On June 19, Montana's Junior U.S. Senator Jon Tester proposed the following amendment to the U.S. constitution:

‘‘SECTION 1. We the people who ordain and establish this Constitution intend the rights protected by this Constitution to be the rights of natural persons.

‘‘SECTION 2. The words people, person, or citizen as used in this Constitution do not include corporations, limited liability companies or other corporate entities established by the laws of any State, the United States, or any foreign state, and such corporate entities are subject to such regulation as the people, through their elected State and Federal representatives, deem reasonable and are otherwise consistent with the powers of Congress and the States under this Constitution.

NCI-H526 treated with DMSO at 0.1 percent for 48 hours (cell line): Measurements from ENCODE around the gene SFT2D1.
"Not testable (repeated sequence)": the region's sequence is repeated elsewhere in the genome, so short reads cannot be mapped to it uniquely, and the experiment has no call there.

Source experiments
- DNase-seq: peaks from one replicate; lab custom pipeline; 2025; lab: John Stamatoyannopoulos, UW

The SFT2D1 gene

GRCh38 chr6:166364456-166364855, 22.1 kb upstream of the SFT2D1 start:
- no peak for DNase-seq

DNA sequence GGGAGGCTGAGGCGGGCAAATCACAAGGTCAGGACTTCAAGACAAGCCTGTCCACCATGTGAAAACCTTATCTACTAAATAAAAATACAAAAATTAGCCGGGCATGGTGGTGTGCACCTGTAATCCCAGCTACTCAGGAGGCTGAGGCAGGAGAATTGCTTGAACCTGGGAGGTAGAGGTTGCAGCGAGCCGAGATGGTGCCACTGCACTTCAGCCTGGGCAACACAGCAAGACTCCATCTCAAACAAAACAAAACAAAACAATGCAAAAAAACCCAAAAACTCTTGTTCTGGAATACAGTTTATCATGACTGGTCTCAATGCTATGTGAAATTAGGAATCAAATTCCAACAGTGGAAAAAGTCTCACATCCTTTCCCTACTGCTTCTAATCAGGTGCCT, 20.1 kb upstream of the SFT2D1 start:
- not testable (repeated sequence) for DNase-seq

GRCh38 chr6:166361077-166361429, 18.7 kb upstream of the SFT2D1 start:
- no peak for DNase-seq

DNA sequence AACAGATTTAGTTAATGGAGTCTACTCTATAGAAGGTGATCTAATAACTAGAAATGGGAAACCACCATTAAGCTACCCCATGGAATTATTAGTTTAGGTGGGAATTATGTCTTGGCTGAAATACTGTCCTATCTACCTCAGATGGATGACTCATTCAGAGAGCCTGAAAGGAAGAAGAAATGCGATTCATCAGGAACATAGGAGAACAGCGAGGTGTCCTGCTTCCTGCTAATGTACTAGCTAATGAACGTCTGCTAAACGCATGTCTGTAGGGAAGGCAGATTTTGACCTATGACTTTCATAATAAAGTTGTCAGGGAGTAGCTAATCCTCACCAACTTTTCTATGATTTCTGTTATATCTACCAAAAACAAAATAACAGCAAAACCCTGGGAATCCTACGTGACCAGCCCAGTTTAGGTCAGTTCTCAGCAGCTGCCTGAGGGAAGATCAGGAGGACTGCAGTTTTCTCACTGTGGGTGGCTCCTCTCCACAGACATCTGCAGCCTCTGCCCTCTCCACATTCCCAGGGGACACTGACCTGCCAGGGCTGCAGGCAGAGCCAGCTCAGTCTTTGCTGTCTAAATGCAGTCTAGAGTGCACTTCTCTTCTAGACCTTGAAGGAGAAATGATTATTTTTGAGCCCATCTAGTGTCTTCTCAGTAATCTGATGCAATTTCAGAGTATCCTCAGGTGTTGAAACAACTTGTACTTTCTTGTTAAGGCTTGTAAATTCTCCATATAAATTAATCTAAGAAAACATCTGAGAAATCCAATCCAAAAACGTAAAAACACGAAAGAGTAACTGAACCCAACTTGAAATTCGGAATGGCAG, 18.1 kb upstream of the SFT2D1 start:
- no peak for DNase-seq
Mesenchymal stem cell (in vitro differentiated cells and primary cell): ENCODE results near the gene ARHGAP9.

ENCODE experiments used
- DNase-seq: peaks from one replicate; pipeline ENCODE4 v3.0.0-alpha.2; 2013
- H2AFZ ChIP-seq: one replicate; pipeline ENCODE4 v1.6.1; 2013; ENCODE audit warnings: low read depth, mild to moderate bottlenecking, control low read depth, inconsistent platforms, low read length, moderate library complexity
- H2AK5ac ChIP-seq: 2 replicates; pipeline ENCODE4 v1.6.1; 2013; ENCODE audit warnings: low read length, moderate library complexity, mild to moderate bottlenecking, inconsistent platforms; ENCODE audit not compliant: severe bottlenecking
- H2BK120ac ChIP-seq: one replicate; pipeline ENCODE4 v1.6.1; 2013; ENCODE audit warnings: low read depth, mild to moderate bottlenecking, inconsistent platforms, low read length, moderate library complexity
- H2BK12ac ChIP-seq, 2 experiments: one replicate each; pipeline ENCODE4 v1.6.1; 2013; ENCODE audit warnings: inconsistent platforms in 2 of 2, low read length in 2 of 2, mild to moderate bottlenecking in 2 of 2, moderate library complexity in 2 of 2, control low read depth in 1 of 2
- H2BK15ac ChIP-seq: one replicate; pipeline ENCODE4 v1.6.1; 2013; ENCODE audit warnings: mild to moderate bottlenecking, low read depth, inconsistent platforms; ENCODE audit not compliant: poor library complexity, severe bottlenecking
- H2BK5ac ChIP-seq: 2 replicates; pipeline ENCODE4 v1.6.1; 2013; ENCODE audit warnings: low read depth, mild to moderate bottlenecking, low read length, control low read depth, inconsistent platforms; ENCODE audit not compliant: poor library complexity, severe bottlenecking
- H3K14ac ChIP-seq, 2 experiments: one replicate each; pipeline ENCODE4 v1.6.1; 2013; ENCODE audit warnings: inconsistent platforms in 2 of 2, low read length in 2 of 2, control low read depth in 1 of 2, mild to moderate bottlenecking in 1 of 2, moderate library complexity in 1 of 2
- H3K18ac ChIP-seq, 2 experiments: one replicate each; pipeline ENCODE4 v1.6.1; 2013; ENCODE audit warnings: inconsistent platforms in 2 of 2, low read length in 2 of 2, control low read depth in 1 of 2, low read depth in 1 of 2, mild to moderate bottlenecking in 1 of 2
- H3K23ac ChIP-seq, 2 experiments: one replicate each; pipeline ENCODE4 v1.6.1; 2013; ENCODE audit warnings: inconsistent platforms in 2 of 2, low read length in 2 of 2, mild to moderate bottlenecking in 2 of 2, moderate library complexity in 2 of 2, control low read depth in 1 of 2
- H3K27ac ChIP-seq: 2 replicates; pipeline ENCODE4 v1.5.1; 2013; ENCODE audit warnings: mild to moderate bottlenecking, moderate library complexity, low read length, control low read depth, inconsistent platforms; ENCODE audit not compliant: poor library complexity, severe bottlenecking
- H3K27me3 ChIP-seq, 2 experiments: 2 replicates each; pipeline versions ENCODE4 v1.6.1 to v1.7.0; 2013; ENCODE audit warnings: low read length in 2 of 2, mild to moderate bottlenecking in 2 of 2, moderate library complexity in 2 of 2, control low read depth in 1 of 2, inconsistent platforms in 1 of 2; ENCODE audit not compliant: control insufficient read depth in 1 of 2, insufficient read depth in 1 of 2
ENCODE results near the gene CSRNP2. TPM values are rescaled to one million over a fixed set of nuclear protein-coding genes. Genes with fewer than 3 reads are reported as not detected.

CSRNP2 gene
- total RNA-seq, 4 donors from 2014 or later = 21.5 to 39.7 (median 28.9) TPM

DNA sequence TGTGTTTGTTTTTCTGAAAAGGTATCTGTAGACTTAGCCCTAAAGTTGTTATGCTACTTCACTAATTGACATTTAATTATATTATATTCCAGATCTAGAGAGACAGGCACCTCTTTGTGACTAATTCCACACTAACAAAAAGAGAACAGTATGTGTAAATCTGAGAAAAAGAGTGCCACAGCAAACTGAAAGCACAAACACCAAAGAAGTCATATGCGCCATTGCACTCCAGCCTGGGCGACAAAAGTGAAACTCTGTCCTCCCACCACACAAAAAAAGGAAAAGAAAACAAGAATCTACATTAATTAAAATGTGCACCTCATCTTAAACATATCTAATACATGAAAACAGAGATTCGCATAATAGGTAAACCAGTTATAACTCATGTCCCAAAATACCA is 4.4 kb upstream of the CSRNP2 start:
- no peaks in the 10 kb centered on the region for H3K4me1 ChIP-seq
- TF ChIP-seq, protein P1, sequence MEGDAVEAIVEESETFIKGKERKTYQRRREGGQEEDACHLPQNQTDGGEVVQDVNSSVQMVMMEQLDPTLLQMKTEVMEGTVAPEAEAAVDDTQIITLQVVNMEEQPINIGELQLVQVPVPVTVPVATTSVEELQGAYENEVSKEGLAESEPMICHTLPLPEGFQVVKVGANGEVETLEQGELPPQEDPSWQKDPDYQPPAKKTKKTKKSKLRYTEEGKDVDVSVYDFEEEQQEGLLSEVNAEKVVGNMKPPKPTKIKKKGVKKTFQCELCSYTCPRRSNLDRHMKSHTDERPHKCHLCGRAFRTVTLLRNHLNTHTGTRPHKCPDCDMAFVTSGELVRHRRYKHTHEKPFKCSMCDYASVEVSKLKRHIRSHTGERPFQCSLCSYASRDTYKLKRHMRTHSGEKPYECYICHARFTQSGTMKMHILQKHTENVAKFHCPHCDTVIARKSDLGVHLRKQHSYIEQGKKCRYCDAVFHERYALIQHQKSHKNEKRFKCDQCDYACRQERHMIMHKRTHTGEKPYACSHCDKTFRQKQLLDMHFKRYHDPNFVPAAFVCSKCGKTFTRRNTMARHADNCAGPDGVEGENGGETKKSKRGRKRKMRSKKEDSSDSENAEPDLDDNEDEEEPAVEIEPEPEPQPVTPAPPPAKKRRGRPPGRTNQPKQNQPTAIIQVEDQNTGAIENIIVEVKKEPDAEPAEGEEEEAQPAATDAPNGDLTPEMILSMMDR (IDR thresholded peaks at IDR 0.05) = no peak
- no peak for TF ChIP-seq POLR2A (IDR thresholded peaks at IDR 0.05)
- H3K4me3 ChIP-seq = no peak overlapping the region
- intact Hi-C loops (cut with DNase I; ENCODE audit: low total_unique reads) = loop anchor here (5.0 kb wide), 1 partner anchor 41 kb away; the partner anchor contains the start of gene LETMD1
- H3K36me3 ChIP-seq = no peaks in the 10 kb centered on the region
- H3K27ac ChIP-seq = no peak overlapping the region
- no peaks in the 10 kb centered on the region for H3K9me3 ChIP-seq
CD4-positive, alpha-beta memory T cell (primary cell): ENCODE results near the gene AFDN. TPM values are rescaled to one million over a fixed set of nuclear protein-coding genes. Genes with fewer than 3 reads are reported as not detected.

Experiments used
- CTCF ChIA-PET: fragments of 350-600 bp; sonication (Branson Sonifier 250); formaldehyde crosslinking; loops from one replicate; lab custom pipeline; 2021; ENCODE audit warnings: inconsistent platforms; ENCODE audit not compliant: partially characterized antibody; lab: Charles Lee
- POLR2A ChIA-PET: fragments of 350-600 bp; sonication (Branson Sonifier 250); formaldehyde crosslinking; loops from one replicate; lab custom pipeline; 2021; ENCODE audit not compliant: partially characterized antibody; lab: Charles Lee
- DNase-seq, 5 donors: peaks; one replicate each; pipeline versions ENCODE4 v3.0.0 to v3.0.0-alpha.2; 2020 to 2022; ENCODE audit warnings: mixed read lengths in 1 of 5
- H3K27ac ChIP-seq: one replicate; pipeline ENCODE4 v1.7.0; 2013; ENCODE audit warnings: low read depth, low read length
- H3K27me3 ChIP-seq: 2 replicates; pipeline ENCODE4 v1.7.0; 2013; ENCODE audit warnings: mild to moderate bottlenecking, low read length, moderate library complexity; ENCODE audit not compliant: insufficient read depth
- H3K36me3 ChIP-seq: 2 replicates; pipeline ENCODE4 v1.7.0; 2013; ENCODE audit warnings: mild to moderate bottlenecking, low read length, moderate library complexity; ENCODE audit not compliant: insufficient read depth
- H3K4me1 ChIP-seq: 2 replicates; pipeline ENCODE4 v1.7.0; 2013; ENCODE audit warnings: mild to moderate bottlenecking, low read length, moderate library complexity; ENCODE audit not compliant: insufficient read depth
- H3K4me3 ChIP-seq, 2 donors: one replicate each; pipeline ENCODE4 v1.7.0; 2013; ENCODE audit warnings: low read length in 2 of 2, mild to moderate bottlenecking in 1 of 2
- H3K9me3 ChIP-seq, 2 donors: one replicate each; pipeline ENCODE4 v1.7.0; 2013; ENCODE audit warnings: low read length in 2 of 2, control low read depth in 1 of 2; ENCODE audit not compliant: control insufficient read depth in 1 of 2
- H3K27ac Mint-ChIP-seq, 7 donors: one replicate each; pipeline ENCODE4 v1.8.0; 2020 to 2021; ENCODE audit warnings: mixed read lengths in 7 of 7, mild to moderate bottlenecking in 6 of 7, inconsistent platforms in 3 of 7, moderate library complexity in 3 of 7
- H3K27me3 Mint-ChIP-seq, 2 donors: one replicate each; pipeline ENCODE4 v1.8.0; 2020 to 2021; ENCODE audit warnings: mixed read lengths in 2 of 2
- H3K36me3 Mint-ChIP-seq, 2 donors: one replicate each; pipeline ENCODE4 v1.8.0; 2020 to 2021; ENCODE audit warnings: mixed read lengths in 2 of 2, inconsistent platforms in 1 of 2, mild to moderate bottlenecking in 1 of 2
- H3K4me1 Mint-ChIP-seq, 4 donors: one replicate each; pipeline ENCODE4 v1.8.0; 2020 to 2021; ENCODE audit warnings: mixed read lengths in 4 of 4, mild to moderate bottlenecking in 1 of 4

‘‘SECTION 3. Nothing contained herein shall be construed to limit the people’s rights of freedom of speech, freedom of the press, free exercise of religion, freedom of association and all such other rights of the people, which rights are unalienable.’’.

The amendment is partly a response to a Montana citizen's initiative that was passed in the 2012 election. The amendment comes as no surprise as Tester campaigned heavily on overturning Citizen's United during that same election year.

"Montanans expect real people and their ideas —not corporations and their money—to decide our elections,” said Tester as he announced the amendment.  “The Citizens United decision undermines Montana values and distorts the democratic process.  Montanans rejected corporate control of elections a century ago, and I’m proud to join them in standing up for our long-held values.”

The amendment still has a long way to go as it must pass both the U.S. House of Representatives and the U.S. Senate and is not currently scheduled for a vote.